Feed the caterpillars to your chickens or down them in a jar of water.
Controlling A Squash Vine Borer Infestation
Once squash borer larvae have finished off your squash vines, they’ll delve into the soil to sleep all winter – emerging as creepy, waspy moths in the spring. Then, they’ll raise up a whole new generation of greedy caterpillars right in your garden.
This is unacceptable. Even if you can’t save this year’s squash harvest, don’t allow a new generation of squash borers to kill next year’s harvest as well. Remove the spent vines immediately and burn them. This way, the larvae in the vines never have a chance to pupate in the soil.
Once the season is over, till up the soil completely and leave the squash borer larvae exposed for the birds to feed on.
Preventing A New Infestation
The birds won’t devour all those pupating larvae. In the spring, you’ll hear the buzzing of newly emerged squash vine borer adults. Unlike most moths, squash vine borers fly throughout the day. But like most moths, they have a dangerous attraction to the color yellow.
But while their nighttime cousins are flying perilously close to yellow flames, squash vine borers usually hover around yellow flowers. If you see them flying through the garden, fill a bowl with water (dyed yellow with food coloring) and leave it in the garden. Squash borer adults will be drawn to it and drown themselves in the water.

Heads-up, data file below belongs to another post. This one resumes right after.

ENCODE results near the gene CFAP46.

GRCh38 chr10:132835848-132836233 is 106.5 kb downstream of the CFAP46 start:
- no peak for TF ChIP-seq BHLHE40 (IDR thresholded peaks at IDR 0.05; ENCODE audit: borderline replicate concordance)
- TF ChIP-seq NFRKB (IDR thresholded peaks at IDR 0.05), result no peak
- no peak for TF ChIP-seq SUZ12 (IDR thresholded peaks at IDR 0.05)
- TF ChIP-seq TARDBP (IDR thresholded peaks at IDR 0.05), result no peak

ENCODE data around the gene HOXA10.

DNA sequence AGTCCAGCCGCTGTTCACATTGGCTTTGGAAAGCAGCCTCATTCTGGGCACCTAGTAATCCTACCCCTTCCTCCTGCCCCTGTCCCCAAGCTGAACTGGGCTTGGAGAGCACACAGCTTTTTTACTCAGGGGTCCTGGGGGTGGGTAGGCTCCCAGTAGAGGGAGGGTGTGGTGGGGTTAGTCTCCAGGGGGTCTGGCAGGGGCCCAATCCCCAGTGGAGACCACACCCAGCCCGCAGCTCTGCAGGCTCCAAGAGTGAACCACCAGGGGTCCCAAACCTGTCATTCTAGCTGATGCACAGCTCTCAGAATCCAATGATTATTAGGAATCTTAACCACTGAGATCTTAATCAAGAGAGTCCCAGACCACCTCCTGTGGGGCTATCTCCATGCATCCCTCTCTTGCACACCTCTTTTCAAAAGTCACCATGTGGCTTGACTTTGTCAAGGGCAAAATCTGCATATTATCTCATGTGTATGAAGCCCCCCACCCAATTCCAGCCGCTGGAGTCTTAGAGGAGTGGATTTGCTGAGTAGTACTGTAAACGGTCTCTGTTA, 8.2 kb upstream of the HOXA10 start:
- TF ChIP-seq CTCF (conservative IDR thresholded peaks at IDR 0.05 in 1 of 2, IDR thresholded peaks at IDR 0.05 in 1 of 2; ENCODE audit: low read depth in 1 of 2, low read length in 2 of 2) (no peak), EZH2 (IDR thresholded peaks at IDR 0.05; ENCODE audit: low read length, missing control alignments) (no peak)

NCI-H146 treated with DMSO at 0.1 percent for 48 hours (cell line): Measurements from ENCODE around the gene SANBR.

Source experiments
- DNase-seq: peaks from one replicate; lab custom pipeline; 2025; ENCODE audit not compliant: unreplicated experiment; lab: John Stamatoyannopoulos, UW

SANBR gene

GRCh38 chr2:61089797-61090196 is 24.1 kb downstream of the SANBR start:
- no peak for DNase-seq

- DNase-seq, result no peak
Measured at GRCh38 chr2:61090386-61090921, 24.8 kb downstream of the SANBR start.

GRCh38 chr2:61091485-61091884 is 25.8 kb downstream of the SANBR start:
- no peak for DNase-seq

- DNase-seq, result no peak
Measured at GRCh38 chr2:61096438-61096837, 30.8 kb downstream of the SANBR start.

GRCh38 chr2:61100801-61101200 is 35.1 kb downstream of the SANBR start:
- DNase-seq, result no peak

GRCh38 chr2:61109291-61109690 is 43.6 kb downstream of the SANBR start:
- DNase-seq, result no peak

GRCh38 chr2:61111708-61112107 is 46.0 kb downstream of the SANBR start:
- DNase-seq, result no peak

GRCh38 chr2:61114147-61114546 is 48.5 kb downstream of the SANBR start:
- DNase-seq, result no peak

Covering the Rows
Before the squash borers have time to lay their eggs, as soon as you plant the squashes, cover them with floating row covers. Keep the barriers in place for at least two weeks after the first squash borer adult is seen in the garden.
Make sure that there is no way for adult squash borers can crawl under the row covers and make certain not to plant squash plants in the same location where last year’s squashes grew. If you plant in the same area, adult squash borers could emerge under the row cover and live out their destructive lives in safety.
What about Pesticides?
If you’re interested in using conventional pesticides, apply them at the base of each plant. You should make one application when the first adult squash borers are seen in the garden. Then repeat the application about 10 days later. If squash vine borers are a growing problem in your garden, try repeat applications every 10 days for the first two months of the growing season.
Look for pesticides that include carbaryl, permethrin, bifenthrin, or esfenvalerate to successfully control M. cucurbitae adults and larvae.
But remember, while choosing to use conventional pesticides, to keep pets and children away from recently treated plants. Avoid using more than absolutely necessary to contain the infestation and try to keep your treated rows covered to keep bees and other beneficial insects safe.